The Commission’s remuneration framework and terms and conditions of employment consist of an enterprise agreement for non-SES officers and section 24(1) determinations under the Act for SES officers.

The Australian Public Service Commission Enterprise Agreement 2018–21 came into effect on 7 November 2018.

Six non-SES officers at the Commission had individual flexibility arrangements approved during 2018–19. In addition, 12 section 24(1) determinations applying to SES officers were made during the year.

Table 26 shows the salary ranges available for the Commission’s classification levels.

No performance pay provisions were in operation for employees. The Commission provided non-salary benefits—including salary packaging, leased motor vehicles, laptops, mobile phones and airline lounge memberships—for a limited number of employees.

Table 24: Salary ranges, by classification, 2016–17 to 2018–19

Classification

2016–17
($’000)

2017–18
($’000)

2018–19
($’000)

APS 1–2

42–54

43–55

43–57

APS 3–4

57–67

58–69

58–70

APS 5

70–77

71–78

71–80

APS 6

80–87

81–88

81–90

EL 1

97–112

99–114

99–116

EL 2

122–137

125–140

125–143

Executive remuneration

Table 25 and 26 detail information relating to the remuneration of SES officers and other key personnel for 2018–19.

Table 25: Information about remuneration for key management personnel 2018–19
 

Short term benefits

Post employment benefits

Other long term benefits

Termination benefits

Total remuneration

Name and position title

Base Salary

Bonuses

Average other benefits and allowances

superannuation contribution

Long service leave

Other long term benefits

Termination benefits

Total remuneration

Peter Woolcott

Australian Public Service Commissioner

$561,625

Nil

Nil

$96,843

$7,922

Nil

Nil

$666,390

Mary Wiley-Smith

Deputy Public Service Commissioner

$288,242

Nil

$24,498

$52,495

$2,382

Nil

Nil

$367,617

Richard Bartlett

First Assistant Commissioner

$79,720

Nil

$8,266

$15,153

$1,211

Nil

Nil

$104,350

Linda Waugh

Merit Protection Commissioner

$232,228

Nil

Nil

$21,303

$2,223

Nil

Nil

$255,754

John Lloyd

Australian Public Service Commissioner

$81,575

Nil

Nil

$2,369

$1,944

Nil

Nil

$85,888

Jenet Connell

Deputy Public Service Commissioner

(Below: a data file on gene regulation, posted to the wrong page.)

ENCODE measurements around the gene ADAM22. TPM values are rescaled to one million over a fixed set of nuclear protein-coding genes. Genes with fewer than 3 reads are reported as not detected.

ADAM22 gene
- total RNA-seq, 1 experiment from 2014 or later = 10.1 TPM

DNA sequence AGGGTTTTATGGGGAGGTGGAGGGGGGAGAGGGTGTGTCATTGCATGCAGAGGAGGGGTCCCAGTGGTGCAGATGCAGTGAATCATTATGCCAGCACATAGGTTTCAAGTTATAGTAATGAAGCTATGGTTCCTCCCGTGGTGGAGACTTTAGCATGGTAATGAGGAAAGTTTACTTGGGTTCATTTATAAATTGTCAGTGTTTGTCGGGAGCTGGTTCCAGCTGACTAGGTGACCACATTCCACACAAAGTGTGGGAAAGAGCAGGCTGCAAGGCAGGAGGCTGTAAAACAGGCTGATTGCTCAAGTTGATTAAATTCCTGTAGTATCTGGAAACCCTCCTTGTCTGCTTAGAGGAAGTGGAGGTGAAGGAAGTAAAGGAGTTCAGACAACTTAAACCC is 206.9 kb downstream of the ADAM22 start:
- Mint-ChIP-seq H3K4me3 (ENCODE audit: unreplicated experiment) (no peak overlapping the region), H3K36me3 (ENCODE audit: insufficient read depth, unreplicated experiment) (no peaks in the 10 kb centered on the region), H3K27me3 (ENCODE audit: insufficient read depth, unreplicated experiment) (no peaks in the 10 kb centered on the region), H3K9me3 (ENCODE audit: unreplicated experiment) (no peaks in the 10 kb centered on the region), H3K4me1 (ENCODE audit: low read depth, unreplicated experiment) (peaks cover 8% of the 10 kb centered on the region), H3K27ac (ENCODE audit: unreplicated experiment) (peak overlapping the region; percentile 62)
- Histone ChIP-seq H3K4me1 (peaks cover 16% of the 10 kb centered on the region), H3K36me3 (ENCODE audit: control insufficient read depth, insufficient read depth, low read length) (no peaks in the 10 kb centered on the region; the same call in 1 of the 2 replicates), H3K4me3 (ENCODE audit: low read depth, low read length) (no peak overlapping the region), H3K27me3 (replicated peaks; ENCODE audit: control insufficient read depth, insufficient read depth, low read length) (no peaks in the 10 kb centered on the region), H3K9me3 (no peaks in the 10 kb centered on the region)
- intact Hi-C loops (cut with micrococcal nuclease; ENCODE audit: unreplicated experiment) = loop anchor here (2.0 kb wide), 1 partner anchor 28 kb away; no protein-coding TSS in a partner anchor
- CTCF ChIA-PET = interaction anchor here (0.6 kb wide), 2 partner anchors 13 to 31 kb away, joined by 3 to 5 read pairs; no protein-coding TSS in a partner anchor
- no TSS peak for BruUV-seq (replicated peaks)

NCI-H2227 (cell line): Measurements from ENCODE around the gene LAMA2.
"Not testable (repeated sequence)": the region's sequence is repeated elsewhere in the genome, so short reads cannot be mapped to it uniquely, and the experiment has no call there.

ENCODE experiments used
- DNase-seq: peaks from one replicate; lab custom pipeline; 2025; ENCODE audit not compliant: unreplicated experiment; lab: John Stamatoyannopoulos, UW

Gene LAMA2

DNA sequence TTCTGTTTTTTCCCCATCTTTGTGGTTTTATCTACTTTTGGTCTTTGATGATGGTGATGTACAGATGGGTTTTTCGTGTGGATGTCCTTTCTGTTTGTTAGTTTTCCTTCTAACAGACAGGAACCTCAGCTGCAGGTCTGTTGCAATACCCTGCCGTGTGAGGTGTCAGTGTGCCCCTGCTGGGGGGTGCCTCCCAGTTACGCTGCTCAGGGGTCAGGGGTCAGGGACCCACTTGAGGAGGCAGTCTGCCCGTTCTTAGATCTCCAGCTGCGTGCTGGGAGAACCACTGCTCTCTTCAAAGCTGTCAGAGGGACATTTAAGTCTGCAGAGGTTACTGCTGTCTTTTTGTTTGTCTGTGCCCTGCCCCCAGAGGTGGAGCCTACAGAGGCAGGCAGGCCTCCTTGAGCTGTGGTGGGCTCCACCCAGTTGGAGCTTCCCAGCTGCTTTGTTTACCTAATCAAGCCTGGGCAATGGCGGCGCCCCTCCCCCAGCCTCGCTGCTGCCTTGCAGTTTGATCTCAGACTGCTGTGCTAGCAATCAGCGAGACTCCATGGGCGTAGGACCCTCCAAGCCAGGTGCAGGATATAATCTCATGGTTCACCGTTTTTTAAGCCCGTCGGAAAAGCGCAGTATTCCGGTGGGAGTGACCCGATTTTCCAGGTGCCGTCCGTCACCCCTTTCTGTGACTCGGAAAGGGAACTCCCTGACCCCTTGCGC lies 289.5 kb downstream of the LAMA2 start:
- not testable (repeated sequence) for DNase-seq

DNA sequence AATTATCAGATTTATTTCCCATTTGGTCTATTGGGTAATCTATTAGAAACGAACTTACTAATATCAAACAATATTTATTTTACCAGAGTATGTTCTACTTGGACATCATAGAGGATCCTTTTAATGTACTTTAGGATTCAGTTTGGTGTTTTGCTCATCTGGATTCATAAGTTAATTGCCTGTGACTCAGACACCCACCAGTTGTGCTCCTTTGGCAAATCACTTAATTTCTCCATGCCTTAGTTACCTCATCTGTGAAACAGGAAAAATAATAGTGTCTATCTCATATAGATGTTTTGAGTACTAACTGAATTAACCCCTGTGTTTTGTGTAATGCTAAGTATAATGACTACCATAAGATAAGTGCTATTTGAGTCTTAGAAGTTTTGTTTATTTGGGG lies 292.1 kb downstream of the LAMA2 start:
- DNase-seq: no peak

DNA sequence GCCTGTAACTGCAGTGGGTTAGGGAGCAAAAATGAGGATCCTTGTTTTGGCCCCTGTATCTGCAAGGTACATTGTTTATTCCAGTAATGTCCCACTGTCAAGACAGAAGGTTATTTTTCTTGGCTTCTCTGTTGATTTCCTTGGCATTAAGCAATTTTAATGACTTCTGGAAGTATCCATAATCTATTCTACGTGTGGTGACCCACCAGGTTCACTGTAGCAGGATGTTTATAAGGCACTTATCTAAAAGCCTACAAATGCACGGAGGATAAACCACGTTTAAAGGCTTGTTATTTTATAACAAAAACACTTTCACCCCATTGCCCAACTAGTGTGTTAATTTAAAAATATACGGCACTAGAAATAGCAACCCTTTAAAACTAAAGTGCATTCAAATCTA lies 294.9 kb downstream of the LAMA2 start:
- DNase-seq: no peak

$60,027

Nil

$5,523

$9,780

$1,595

Nil

Nil

$76,924

Kerryn Vine-Camp

First Assistant Commissioner

$94,635

Nil

$10,248

$17,528

$2,310

Nil

Nil

$124,720

Bruce Barbour

Merit Protection Commissioner

$15,402

Nil

Nil

$1,744

Nil

Nil

Nil

$17,146

NOTE: Some of the figures are impacted by the duration of service of Key Management Personnel. The numbers are based upon accrual accounting and may include some accrual adjustments.

 

Table 26: Senior Executive remuneration, 2018–19
 

Short term benefits

Post employment benefits

Other long term benefits

Termination benefits

Total remuneration

Total remuneration bands

Number of
staff

Average Base Salary

Average Bonuses

Average other benefits and allowances

Average super-
annuation contribution

Average long service leave

Average other long term benefits

Average termination benefits

Average total remuneration

0–$220,000

6

$68,493

0

$8,526

$13,871

$5,407

0

0

$96,297

220,000–245,000

3

$188,540

0

$25,917

$35,729

$(8,073)

0

0

$242,113

245,000–270,000

1

196,164

0

$25,917

$35,977

$2,823

0

0

$260,881

270,000–295,000

2

205,963

0

$25,917

$36,941

$7,958

0

0

$276,779

NOTE: Some of the figures are impacted by the duration of service of Senior Executives. The numbers are based upon accrual accounting and may include some accrual adjustments.

Performance management

The Commission continued to implement the ‘Taking Time to Talk’ approach to performance management, placing increased emphasis on employees and managers having regular, meaningful performance conversations. Further support and information for employees and managers is available on the Commission’s Intranet. The Commission continued to evaluate the approach, with surveys and discussion forums with employees and managers informing a review of the performance management framework.

Australia Day Awards

At the Commission’s 2019 Australia Day Awards ceremony the State of the Service and Workplace Bargaining teams received awards for their outstanding work and dedicated service.

Staff members Margaret O’Brien and Narelle Powers won individual awards for their contribution to the Workplace Relations Group and LGBTI+ Network respectively.

Information and communications technology

During 2018–19, the Commission transitioned ICT services from the Department of Jobs and Small Business to the Department of the Prime Minister and Cabinet. This transition has uplifted IT architecture to a protected network.

The transition has also provided the opportunity to review all ICT capabilities, with an ongoing program of work to consolidate, rationalise, modernise and safeguard these capabilities in line with broader government policies and directions.

Document and records management

In 2018–19 the Commission continued to support users to become proficient in the use of the Commission’s electronic document records management system.

Environmental performance

The Commission minimises the use of non-renewable resources. Appendix D details environmental performance.